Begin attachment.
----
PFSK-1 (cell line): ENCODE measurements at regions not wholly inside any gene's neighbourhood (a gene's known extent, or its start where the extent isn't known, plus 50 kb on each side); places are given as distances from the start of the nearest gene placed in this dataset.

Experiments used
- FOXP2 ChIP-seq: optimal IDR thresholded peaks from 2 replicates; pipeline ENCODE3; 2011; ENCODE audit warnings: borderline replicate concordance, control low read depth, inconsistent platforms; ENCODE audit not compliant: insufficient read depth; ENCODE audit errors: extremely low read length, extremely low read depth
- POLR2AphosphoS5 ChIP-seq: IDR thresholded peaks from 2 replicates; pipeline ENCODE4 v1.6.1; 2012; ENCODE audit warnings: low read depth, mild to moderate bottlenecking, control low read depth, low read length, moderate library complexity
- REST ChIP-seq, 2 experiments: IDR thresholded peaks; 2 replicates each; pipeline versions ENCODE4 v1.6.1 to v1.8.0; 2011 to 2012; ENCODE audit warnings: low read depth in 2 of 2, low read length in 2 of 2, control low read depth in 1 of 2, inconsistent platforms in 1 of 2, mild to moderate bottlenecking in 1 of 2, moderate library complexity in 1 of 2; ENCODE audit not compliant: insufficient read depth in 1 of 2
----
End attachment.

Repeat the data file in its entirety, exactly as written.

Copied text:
PFSK-1 (cell line): ENCODE measurements at regions not wholly inside any gene's neighbourhood (a gene's known extent, or its start where the extent isn't known, plus 50 kb on each side); places are given as distances from the start of the nearest gene placed in this dataset.

Experiments used
- FOXP2 ChIP-seq: optimal IDR thresholded peaks from 2 replicates; pipeline ENCODE3; 2011; ENCODE audit warnings: borderline replicate concordance, control low read depth, inconsistent platforms; ENCODE audit not compliant: insufficient read depth; ENCODE audit errors: extremely low read length, extremely low read depth
- POLR2AphosphoS5 ChIP-seq: IDR thresholded peaks from 2 replicates; pipeline ENCODE4 v1.6.1; 2012; ENCODE audit warnings: low read depth, mild to moderate bottlenecking, control low read depth, low read length, moderate library complexity
- REST ChIP-seq, 2 experiments: IDR thresholded peaks; 2 replicates each; pipeline versions ENCODE4 v1.6.1 to v1.8.0; 2011 to 2012; ENCODE audit warnings: low read depth in 2 of 2, low read length in 2 of 2, control low read depth in 1 of 2, inconsistent platforms in 1 of 2, mild to moderate bottlenecking in 1 of 2, moderate library complexity in 1 of 2; ENCODE audit not compliant: insufficient read depth in 1 of 2